Goan Eatings

Goan (Goa, and it’s vicinities, India) cuisine is a melange of Konkan, Portuguese and Arabic influences. While Goa’s two major communities—Hindus and Catholics—both make liberal use of spices and seafood, Catholics use coconut vinegar, beef and pork—ingredients introduced by the Portuguese. The colonisers also introduced bread-making techniques and foodstuffs brought from other international colonies such as chilli, cashew nut, guava, pineapple, tomato and potato. Their dishes were given local twists: the spicy vinegar-infused vindaloo is a Goan version of a Portuguese meat stew cooked with garlic and wine (vinho e alhos). Here are five ways to discover how locals use spices and fresh produce to create mouth-watering dishes.

Take a spice plantation tour
Several spice plantations clustered around Ponda in south Goa offer an introductory tour, followed by a traditional lunch. This is an interesting way to learn about the organic cultivation of spices such as pepper, cinnamon, cardamom and nutmeg; trees such as cashew and areca nut; and fruits such as jackfruit, custard apple, mango and pineapple.

Goa has several excellent restaurants which represent the culinary diversity of the state. Among the best is Panaji’s Mum’s Kitchen, which offers a mix of familiar dishes like xacuti (a curry with coconut, spices and poppy seeds), balchao (a fiery tomato-chilli curry) and cafreal (fried chicken marinated with spices).

Cook like a Goan
If your passion for food goes beyond eating, enrol yourself at the Siolim Cooking School to discover local culinary secrets. The classes are conducted at Siolim House, a heritage hotel in Bardez. Participants are taken to a market, introduced to local spices and ingredients, and given insights into the cultural and religious importance of food. They are also taught well-known Goan dishes such as chicken cafreal, pork sorpotel (a spicy curry of vinegar and chillies), xacuti and fish curry. Siolim House also runs cooking holidays for hotel guests.

Happy eating and traveling
Source of this article is Happy Trips here.

Ethnic Food in Los Angeles – Travel Eating

Los Angles is the microcosm of the world in terms of food from far-flung and exotic places. This may catch some people by surprise, but it is true.

I love to eat exotic foods. Andrew Zimmern’s show is one of my favorite food shows.

Food is a fellowship food across the cultures. People gather together over different religious celebrations to break bread. Hence we can know the culture partly by what foods they eat, how they eat, and what rituals they employ.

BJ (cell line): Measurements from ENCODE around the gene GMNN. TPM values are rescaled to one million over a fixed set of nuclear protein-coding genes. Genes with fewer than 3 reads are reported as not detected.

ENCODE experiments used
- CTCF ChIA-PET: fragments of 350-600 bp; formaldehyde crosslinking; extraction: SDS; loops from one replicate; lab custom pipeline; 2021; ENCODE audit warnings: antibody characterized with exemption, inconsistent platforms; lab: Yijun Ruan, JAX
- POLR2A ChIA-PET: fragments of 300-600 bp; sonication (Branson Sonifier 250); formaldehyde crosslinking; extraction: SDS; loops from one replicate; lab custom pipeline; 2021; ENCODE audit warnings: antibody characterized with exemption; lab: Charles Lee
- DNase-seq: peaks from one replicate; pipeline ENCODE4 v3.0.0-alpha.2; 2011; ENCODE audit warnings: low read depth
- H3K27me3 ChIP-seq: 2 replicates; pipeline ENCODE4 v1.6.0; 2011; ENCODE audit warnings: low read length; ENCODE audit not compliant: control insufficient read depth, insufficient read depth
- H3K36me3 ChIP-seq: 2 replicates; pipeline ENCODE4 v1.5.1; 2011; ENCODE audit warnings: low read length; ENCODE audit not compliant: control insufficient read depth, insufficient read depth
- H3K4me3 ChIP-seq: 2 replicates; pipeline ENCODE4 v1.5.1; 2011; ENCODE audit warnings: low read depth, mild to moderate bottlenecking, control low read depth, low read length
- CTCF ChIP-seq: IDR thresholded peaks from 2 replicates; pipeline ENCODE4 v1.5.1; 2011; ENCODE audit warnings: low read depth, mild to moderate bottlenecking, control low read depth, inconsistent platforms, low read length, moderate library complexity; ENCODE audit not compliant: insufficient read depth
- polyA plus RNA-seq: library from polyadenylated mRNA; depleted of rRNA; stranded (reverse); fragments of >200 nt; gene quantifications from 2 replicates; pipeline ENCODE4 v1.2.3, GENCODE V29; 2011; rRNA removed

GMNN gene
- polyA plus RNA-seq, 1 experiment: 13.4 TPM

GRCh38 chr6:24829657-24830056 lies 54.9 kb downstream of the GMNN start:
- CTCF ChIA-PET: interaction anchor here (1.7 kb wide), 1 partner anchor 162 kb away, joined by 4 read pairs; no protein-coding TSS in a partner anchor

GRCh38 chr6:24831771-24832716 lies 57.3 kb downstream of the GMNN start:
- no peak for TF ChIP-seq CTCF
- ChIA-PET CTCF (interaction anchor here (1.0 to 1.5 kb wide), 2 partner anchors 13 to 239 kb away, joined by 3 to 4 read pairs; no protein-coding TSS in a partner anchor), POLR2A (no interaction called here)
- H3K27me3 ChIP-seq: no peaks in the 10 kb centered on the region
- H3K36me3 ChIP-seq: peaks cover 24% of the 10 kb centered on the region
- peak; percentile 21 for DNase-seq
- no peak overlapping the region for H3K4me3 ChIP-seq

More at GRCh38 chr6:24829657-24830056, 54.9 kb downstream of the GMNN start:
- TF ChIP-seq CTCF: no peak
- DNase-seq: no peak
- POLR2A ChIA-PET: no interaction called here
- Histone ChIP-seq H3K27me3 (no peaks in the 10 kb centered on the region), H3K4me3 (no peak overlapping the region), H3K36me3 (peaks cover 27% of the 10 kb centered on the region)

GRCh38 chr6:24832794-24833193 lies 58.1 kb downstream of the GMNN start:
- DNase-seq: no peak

Now LA has food water holes by small sets of people from around the world. they are small enough to escape (out of fear or mistrust) the regular run-of-the-mill tourist. Uzbek, Islamic Chinese, Issan thai to name a few.

For example – Pico Boulevard, close to downtown – has food from Oaxaca area of Mexico (most southern part of mexico). Mind you it is not the mexican restaurant that one can find anywhere – it has the unique flavors of the Oaxaca region – with its own style of food preparation. Or what about jalisco cuisine from Mexico, its right there, or Birria (a goat stew) from Distrito Federal of Mexico, right there. Mama’s Hot tamales at Mac Arthur park, and one of the best pastrami can be had at Langer’s deli.

Rowland Heights driving east on 605 has had a long history of fantastic Chinese foods – the number 1 noodle house (you have to know Chinese to find it in the first place) has Saliva chicken noodle soup (it tastes really good when tears are dropping into your soup because of the heat, and you need a bib for panting like a dog). What about szechuan food – spicy and mouth watering? Its right there.

Now the Chinese restaurants are San-Gabriel Valley are unlike the Chinese restaurants of other cities. Other cities reflects a collective notion of a generalized term ‘Chinese food’, but here we have pockets of places to eat reflecting pockets of places from other countries. Insular and tight – good when it comes to authentic food.

Muslim style Korean restaurant anyone? – one can find it in downtown LA serving among other things – Bull testicles barbeque!!, Korean beef liver shashimi right there in Korea town. Sea squirts with pickled mackerel egg. Yummy!

In Hollywood one can get menus with hard-to-find Southern Thai specialties – sour oxtail soup, dried mudfish curry, fish and kidney curry pickled crab salad at Jitlada restaurant.

Happy Journey eating!

PS: The material for this post is taken from Nov 9th 2009 edition of the New Yorker online archives (paid subscription, unfortunately). Its on Jonathan Gold who won the first Pulitzer prize for a food critique ever. The title of the article is – The Scavenger —-Pig’s ear, octopus, and fish-kidney curry with L.A.’s most adventurous eater, by Dana Goodyear